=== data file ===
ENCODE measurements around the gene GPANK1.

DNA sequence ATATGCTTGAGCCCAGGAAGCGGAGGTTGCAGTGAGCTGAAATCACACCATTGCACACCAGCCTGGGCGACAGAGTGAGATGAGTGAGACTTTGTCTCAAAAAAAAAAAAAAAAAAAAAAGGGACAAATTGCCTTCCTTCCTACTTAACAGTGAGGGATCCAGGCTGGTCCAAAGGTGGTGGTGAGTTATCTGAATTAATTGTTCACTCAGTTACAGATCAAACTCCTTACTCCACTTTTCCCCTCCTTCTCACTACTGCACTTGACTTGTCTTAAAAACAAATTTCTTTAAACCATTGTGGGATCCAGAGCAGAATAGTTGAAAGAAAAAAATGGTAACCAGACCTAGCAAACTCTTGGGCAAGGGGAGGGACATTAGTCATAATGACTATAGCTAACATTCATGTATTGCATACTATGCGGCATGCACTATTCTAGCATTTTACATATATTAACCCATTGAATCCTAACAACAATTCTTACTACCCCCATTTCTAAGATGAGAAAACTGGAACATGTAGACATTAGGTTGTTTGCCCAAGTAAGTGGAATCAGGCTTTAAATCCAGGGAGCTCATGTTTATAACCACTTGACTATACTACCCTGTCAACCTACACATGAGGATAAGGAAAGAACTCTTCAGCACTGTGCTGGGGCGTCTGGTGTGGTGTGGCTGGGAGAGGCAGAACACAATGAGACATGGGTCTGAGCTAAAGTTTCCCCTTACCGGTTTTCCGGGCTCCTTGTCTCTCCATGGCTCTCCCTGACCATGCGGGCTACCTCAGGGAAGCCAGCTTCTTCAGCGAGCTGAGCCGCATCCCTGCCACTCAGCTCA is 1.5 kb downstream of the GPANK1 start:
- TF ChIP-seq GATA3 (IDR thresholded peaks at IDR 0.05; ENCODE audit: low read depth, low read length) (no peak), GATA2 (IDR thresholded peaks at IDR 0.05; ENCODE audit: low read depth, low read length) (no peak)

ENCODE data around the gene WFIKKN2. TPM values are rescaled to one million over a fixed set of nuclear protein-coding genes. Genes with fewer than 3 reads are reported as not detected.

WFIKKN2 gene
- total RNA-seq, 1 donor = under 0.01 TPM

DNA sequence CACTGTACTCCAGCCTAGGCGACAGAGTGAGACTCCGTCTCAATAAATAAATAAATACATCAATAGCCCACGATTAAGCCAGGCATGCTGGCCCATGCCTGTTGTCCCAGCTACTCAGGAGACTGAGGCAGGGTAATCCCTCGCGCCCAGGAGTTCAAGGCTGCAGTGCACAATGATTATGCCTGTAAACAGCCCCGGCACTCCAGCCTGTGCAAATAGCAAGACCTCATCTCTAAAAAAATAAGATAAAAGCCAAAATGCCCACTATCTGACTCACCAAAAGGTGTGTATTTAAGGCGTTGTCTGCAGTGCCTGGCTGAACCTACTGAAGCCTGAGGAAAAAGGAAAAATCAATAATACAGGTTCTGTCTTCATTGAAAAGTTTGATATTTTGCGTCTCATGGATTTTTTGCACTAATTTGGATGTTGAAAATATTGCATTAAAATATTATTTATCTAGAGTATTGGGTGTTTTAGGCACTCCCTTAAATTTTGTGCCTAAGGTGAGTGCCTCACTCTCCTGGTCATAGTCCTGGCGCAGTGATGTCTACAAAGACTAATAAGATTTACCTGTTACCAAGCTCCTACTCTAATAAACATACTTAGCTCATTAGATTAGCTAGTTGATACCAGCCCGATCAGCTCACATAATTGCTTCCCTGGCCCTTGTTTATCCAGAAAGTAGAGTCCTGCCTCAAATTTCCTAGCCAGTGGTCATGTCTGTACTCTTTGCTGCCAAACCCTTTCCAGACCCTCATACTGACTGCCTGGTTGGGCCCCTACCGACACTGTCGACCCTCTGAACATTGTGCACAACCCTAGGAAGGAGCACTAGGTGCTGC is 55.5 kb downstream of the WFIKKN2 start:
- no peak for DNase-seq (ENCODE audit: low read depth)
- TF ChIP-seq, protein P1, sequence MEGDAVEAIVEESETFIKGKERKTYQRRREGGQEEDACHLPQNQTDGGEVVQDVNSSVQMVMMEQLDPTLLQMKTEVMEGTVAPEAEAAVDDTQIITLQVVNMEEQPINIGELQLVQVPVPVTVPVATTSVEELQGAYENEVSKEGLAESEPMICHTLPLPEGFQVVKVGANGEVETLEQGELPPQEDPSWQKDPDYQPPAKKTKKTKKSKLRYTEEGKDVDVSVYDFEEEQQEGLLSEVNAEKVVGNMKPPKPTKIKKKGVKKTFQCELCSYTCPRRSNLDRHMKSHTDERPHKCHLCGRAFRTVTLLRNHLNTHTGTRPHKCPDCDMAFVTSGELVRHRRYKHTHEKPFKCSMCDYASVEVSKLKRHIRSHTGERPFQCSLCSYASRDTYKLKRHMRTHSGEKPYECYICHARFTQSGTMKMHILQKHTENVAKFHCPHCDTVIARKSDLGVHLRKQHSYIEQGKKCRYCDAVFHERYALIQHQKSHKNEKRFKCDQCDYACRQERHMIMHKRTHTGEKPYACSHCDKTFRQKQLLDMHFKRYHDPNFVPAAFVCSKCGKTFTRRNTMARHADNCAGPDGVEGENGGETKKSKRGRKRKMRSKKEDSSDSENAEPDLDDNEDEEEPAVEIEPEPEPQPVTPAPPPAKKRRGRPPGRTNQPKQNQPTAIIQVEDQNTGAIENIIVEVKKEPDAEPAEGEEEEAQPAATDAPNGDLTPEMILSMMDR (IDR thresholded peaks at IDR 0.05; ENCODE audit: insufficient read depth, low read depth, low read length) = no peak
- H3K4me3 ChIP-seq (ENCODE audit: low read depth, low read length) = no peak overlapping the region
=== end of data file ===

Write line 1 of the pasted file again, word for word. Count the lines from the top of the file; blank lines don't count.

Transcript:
ENCODE measurements around the gene GPANK1.